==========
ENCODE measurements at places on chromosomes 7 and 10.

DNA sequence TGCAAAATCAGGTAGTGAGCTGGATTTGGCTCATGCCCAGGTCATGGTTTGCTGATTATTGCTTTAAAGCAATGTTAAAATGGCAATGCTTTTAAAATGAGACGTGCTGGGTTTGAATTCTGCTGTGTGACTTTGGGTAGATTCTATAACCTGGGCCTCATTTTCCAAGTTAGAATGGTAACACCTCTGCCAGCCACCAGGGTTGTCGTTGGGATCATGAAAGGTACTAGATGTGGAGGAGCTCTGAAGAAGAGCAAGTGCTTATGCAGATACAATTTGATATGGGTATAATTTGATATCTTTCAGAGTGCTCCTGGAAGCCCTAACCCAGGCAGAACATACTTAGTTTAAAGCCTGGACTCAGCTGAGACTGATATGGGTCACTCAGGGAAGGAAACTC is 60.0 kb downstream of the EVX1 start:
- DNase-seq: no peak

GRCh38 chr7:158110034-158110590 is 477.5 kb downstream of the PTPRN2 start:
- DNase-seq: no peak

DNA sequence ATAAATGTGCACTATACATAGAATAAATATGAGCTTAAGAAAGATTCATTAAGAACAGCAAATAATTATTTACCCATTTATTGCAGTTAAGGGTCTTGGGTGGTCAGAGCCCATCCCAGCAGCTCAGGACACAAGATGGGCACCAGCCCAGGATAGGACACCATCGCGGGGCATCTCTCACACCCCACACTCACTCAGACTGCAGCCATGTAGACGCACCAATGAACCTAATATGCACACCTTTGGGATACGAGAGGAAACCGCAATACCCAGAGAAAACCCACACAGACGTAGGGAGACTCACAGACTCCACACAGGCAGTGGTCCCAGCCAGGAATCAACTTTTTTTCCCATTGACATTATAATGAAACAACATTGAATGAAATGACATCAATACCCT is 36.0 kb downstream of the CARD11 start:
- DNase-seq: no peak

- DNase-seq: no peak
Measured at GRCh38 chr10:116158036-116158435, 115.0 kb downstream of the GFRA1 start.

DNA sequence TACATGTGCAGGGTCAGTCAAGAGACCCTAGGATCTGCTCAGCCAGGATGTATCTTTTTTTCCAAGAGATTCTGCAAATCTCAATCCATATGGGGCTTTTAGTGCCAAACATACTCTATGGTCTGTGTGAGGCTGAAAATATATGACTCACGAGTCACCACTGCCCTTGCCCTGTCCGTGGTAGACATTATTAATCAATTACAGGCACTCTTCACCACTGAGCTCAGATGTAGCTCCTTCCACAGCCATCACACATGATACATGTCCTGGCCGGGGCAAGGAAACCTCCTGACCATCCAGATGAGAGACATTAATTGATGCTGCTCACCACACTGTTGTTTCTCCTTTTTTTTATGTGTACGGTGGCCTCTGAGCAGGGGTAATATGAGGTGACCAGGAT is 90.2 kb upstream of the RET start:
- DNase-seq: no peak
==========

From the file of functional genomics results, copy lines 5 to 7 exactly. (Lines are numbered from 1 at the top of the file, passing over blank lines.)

- DNase-seq: no peak

DNA sequence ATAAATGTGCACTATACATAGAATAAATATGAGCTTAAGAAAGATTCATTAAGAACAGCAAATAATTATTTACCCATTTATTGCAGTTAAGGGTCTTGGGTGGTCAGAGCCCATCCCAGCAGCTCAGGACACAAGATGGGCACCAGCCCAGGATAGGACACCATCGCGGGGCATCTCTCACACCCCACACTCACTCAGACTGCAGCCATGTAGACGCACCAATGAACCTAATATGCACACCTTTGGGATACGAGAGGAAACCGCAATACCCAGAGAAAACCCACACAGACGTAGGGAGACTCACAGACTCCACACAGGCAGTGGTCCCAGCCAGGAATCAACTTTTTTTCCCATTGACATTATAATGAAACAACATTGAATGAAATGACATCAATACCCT is 36.0 kb downstream of the CARD11 start:
- DNase-seq: no peak